The Tractor Room is not what you’d think of when you imagine a “San Diego restaurant.” Beardslee and co-owner Johnny Rivera have created a space that screams game: dark wood panels, lots of “brown liquor” at the bar, a cigar-friendly environment. “It actually looks like a hunting lodge,” Beardslee said.

“I really wanted to do something different with meat,” he said. And that’s exactly what Beardslee and Rivera did. Cutting-edge dishes such as crispy-fried elk sausage ravioli with a demi-glace cream and boar-and-mashed potato spring rolls, as well as homey offerings like venison meatloaf and buffalo quesadillas, take the typical game meat dish to a new level. The Tractor Room’s bar follows in the footsteps of the kitchen, offering a Bloody Mary that uses a strip of venison jerky as a stirring stick.

Beardslee says many of his customers come to the Tractor Room specifically for the game. “It’s totally the reason they walk in the door.”

Chef Sophiane Benaouda of the Grand Café in San Francisco takes a slightly lighter approach to featuring game. “Just to be different,” Benaouda created a “game night” about a year ago, letting him flex his French-trained muscles, since the French are widely considered the masters of game cookery after all; at least in the Western tradition.

Benaouda plays within the French tradition, using pheasant, venison and boar, often in classic dishes such as salmis, which requires that the sauce be thickened with the animal’s blood. Benaouda says he often leaves this little detail out of the menu description.

“We took a big risk in the first two months,” he said. “People were like, ‘Oh, I’m not sure about game.’ Now? We sell out in half an hour. People just want to try things.”


In a word, consistency. The single toughest problem facing a chef who wants to make game a prominent part of a menu is getting the product regularly and at consistent quality.

“They don’t want it one week to be one way, then in another week be another way,” said Chef John Paul Khoury of Preferred Meats, a regional purveyor.

Price is another factor. Khoury says the sagging economy has driven many ranchers out of business, sending the price of even the normally reasonable New Zealand cervena through the roof. “I get calls for venison, but when I drop the bomb on them in terms of cost, they kind of hem and haw,” he said. “If it dropped $10 a pound, I’d have chefs all over it.”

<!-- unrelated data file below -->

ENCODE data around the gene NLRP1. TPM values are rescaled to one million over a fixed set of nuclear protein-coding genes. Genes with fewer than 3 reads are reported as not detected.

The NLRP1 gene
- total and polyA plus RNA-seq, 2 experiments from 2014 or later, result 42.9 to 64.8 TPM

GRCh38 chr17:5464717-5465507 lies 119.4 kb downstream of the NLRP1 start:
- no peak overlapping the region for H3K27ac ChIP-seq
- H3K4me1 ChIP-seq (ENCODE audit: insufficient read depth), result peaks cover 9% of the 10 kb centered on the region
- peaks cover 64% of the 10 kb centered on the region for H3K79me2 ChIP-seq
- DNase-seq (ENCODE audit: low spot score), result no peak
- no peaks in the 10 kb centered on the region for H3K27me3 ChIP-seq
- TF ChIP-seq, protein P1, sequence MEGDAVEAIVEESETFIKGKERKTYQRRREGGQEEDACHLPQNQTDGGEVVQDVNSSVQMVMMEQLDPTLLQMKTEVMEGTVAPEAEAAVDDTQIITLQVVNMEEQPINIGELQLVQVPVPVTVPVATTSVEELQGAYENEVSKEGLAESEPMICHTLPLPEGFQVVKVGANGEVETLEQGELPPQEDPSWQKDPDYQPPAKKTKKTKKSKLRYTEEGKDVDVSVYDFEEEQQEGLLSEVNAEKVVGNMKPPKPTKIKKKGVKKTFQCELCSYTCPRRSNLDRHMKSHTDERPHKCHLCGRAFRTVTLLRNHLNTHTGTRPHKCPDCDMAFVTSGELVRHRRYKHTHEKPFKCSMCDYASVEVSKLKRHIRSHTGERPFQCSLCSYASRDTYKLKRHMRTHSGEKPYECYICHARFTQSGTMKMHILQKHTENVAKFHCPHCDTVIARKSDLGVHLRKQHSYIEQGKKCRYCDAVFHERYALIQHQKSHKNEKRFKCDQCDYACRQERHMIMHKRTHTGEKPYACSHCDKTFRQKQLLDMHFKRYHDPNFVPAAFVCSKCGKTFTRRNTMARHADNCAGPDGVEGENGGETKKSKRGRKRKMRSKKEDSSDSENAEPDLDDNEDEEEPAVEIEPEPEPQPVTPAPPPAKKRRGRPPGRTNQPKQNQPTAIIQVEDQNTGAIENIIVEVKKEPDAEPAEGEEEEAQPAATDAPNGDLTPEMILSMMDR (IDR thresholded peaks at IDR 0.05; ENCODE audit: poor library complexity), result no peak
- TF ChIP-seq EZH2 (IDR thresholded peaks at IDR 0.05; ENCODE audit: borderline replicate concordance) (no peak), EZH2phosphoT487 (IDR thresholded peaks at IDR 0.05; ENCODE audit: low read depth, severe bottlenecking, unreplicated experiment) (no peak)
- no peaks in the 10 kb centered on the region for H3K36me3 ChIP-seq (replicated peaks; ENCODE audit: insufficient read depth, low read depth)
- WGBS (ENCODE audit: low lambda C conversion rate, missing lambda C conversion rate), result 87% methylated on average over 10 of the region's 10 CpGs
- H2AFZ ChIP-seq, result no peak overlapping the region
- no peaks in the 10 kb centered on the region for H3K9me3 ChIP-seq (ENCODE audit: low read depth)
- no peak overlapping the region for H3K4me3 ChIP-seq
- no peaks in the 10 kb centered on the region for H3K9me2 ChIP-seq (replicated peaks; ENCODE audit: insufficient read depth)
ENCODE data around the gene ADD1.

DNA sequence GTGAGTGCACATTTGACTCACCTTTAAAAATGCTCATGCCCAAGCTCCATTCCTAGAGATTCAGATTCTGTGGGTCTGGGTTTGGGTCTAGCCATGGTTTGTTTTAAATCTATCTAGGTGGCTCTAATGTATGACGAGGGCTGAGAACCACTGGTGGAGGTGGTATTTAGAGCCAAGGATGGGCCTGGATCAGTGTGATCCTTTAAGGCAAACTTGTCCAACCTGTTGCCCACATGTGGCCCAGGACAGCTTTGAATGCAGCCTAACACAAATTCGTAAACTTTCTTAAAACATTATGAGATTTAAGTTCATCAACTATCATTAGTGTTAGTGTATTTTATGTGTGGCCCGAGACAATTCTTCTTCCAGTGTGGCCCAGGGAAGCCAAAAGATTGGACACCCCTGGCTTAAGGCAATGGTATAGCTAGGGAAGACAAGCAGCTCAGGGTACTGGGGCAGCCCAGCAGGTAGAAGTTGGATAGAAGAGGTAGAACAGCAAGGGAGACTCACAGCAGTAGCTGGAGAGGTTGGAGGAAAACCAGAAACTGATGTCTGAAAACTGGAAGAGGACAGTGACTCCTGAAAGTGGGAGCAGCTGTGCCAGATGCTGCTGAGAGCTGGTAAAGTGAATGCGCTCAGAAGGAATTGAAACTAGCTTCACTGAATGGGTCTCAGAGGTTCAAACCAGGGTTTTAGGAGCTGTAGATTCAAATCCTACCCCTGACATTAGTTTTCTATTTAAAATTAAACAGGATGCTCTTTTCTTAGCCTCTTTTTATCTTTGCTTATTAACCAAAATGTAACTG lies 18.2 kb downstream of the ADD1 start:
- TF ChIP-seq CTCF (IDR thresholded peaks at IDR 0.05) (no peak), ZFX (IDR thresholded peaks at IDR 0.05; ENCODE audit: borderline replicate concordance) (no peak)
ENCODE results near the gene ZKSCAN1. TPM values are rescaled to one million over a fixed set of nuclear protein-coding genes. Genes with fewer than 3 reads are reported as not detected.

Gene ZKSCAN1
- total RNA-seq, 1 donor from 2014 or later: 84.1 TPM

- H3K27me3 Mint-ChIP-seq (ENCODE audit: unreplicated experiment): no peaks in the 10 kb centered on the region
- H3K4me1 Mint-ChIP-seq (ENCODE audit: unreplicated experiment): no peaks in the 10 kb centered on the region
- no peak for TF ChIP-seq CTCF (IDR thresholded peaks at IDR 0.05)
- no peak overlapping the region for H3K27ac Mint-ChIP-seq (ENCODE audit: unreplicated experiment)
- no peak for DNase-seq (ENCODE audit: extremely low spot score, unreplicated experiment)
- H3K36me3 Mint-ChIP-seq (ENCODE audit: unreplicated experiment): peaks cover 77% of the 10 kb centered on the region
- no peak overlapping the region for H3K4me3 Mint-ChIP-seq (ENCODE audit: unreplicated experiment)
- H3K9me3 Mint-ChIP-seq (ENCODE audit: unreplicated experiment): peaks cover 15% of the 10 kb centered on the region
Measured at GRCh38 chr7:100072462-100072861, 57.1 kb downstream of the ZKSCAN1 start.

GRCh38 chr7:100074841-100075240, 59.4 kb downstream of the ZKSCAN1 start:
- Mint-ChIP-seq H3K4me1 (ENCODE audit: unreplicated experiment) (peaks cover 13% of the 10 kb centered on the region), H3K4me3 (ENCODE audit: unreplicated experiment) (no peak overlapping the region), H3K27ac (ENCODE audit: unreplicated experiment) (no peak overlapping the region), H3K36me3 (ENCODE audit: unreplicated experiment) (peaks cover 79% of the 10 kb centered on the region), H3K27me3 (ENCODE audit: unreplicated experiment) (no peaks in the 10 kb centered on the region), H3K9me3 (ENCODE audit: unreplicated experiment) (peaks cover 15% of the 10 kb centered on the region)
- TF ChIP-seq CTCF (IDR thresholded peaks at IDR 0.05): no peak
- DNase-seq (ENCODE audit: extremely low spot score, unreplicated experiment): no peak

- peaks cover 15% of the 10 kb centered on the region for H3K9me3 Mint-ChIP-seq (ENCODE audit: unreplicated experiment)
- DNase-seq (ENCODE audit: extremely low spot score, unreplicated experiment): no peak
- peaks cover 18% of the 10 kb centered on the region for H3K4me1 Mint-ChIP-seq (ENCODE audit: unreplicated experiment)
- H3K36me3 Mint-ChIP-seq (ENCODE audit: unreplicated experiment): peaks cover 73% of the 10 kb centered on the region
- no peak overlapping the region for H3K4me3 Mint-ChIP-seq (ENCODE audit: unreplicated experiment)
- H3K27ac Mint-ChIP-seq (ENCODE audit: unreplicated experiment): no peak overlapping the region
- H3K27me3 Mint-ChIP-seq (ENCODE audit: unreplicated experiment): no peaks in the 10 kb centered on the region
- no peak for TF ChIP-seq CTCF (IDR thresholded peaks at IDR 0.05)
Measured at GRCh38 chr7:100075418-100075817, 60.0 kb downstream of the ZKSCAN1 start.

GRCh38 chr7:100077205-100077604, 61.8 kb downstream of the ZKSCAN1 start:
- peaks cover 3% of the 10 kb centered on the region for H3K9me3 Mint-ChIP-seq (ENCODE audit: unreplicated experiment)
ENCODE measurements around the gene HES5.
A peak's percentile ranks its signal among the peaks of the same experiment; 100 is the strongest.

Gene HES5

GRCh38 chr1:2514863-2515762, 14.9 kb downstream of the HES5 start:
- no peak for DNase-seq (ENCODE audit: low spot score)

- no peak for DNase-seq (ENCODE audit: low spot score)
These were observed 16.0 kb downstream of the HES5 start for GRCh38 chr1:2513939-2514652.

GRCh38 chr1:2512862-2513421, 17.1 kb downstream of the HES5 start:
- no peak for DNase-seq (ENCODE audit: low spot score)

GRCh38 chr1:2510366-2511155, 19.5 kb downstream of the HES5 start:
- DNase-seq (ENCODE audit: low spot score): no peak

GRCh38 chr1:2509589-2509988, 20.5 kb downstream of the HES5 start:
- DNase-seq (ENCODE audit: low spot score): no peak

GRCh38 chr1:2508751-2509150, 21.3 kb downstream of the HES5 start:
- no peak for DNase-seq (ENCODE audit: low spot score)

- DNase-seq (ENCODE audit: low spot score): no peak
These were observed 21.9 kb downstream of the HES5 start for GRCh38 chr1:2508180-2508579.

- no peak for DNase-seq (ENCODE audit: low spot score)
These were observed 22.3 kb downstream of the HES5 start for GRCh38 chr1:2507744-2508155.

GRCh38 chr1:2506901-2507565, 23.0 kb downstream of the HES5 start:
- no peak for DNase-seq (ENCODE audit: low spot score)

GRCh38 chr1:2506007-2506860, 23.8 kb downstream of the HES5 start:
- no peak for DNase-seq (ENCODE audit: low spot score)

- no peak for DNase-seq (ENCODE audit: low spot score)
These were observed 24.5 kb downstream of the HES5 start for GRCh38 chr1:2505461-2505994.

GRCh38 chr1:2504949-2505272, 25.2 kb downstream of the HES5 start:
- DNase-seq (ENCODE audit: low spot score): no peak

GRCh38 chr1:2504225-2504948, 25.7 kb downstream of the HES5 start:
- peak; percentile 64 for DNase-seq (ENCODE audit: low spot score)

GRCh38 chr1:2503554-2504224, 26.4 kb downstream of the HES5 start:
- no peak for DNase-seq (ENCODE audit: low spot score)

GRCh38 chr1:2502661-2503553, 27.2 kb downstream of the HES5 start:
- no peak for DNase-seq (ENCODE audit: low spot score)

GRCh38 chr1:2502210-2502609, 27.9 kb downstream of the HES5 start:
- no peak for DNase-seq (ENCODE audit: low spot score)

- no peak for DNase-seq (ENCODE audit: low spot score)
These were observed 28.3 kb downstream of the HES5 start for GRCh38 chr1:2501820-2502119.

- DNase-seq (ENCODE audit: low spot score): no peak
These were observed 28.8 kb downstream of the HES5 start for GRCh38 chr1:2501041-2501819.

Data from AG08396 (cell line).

This is why Berkner only runs venison occasionally. “The market will only bear such a price,” he said. “It’s so expensive.”

Beardslee gets around this by buying primals, sometimes whole animals. By featuring cheaper cuts like boar shoulder, he keeps his food costs down. “It does not have to be an expensive piece to make it good,” he said. It’s just more work – and don’t be afraid of the work you have to put in.”

Chef Tuohy of Grange in Sacramento faces another challenge to those wanting to feature game: in the West, it can be impossible to find it locally. Grange’s ethic is all-local, all the time, and while Tuohy says he loves to work with venison or wild boar, he’d have to get it from Texas – too far for a locavore restaurant.


For Chef Beardslee, the bottom line to being successful with game is to buy whole cuts, even whole animals, and use them in a variety of dishes. One night might be a special on loins, another a stew with leg or shoulder, and the rest can wind up on a charcuterie plate or in a ragu.

Chef Fazel’s approach is to offer small plates as a way for diners to dip into game lightly without committing to it for their entire meal.

Despite each chef’s individual take on game meat, everyone stressed the importance of training both line cooks and wait staff about the special nature of game meats. As a result of their lean character, they are unforgiving on the fire and fine cuts should never, ever be served beyond medium.

The chefs also noted that different markets will react to different presentations. A game meat preparation using modernist technology – transglutaminase, sous vide, etc – might work on some audiences and fail utterly in another. Some markets and restaurants demand a more classic approach, but even within that stricture there is room for creativity.

“You have to take risks and stand up for what you’re doing,” said Benaouda of Grand Café. “You need to know the product and you need to try everything. If you don’t, you will never come up with new ideas.”

Similarly, Fazel advises to “Study up on game, research it. Don’t be afraid just because you haven’t dealt with game before. Experiment.” If your kitchen has not already worked with wild boar, antelope, venison and elk, it’s time to get into the game.